Tuesday, March 27, 2007

Skating in the pre-Tonya Harding era

In a previous life, I used to figure skate. My idols were Isabelle and Paul Duchesnay, a brother/sister dance team from Aylmer, Quebec that skated for France after being criticised for being too weird by the Canadian figure skating establishment.

In 1990, they performed an incredible program entitled "Missing", choreographed by Christopher Dean (of Torvill and Dean fame), a piece calling attention to the dissapeared of Argentina. In 1991, their free dance was a sequel. When I found this on the gold mine that is YouTube this weekend, the shivers I experienced while watching it were the very same as when I saw the program the first time, over 16 years ago.

If there was ever an argument for the artistic potential of figure skating, this is it. There is nothing particularly spectacular about any element of the program, but it's just amazing overall. Now that there's all sorts of new rules governing ice dance, folks like the Duschesnays would never be able to perform something like this.

I 've always said that figure skating would be so much better if it weren't a sport. There's a whole lot of artistic potential that is lost in lieu of the conventions of competition. There's just no room for the Gary Beacoms of the world. Sure, Beacom is a rather eccentric fellow who, among other things, was jailed for refusing to pay taxes and insists on keeping his money in gold coins rather than relying on banks. He also doesn't believe in stop signs and speeding limits. But man oh man, he's incredible. His understanding of the physics of skating is apparent from his programs. No jumps, no spins, just the use of his edges...it clues you in to why it's called "figure skating."

When I used to skate we had to do what was called "patch" session. Each skater got a patch of clean ice to use to do what is called compulsory figures. You'd basically draw various shapes and loops on the ice, making sure to balance your weight just so, in order to make sure that the turns and loops you drew were precise. The jumps that are so popular are simply these "figures" done in the air. A loop jump, for instance, employs the same body positioning as a loop drawn on the ice. In fact, compulsory figures were worth 60% of the marks in figure skating for quite some time. Sure, figures aren't particularly fun to watch on TV, but they are incredibly hard to do. In what I think was a big mistake (though probably good for business), figures were completely eliminated from competition in 1990--and this meant that new skaters stopped practicing them altogether.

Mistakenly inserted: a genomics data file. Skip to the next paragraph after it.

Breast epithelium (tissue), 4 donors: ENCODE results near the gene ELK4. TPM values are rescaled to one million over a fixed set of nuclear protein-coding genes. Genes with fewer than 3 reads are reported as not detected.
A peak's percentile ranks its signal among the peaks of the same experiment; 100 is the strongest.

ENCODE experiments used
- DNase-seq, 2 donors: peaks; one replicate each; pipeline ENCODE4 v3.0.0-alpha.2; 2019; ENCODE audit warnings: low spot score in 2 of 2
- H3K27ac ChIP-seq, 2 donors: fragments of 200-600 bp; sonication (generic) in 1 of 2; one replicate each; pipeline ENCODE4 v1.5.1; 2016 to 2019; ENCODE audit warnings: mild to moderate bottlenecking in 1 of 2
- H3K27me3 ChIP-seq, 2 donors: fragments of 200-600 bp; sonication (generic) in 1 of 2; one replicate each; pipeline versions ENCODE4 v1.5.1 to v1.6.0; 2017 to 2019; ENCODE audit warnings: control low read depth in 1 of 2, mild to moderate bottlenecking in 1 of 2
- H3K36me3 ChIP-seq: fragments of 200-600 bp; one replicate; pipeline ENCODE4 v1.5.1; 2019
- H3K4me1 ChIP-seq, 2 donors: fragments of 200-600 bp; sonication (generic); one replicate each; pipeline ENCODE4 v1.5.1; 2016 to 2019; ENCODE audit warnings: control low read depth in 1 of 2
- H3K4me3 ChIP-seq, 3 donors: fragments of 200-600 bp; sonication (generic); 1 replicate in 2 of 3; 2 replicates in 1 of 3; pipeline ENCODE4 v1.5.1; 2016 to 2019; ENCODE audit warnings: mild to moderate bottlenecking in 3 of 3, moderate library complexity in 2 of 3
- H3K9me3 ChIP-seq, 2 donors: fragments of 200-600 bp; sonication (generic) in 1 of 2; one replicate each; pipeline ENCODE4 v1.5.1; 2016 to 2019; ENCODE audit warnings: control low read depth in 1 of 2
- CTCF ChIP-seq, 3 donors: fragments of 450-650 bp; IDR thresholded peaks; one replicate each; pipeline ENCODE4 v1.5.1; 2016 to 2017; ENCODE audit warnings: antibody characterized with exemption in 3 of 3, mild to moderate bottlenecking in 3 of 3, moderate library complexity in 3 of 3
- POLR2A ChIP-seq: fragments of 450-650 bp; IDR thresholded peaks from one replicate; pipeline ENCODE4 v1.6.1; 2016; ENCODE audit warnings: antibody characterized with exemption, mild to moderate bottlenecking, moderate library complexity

What makes Gary Beacom amazing is that he is able to demonstrate just why it's a shame that figures are no more. He's a master of the discipline...I remember when I first saw him skate. I couldn't believe it. See what you think...

Tuesday, March 20, 2007

The City that MOTO-vates Canada

How fitting that the day I discover the craziness that is Facebook and end up reliving my teenage years in the Shwa is also Stephen Colbert Day and Mr. Darrin Rows, the man who used to be the boy who prevented me from entering Madame Hoef's French class, is opening the festivities.

I have to say though, I am rather distressed to find out that they've dispensed with the old motto for "Prepare to Be Amazed". Amazed by what, pray tell? The Oshawa Centre? The Genosh? The Automotive Museum? Oshawa never even had Wheelies or Stairways. If they did, that'd be another story.

Thursday, March 15, 2007

"It was planned that way, carefully worked out. These people are scientists, ladies and gentlemen."

In the wake of a computer disaster, Red X, the CD king, is keeping my hope alive. His 30th mixed CD, A Different World, simply rules. Sure, it'd be nice if he left some fo the tunes for more than 45 seconds, but it's a pretty wicked mix. And man, Red X's anthem on his myspace--wicked.

If you too are stressed out, listen to to "Rationalize" by Brian and Tony Gold: "No matter what the tribulations in life, just hold tight". Gotta live the Di Ting riddim.

Saturday, March 10, 2007

A man after my own heart

In a moment of insanity I did a google search for "I hate comprehensive exams." This is what I found.
I also found a picture of someone's shelf, full of books for their comps. Maybe I should do a photo shoot of my stacks.

Also: note the sun outside the window in the photo. I saw this and realized that there is a bright side to all this. At least it's not June.

Friday, March 02, 2007

Purty as a picture

This piece looks pretty, dontcha think? I really think the picture is quite beautiful. Folks should really come out to see her at the Goods this weekend. I do have an unedited version if anyone's interested. Voice does, most certainly, have plenty to say and it was tough as all get out to cut anything...thanks to Dave for the help--I know you were wicked busy!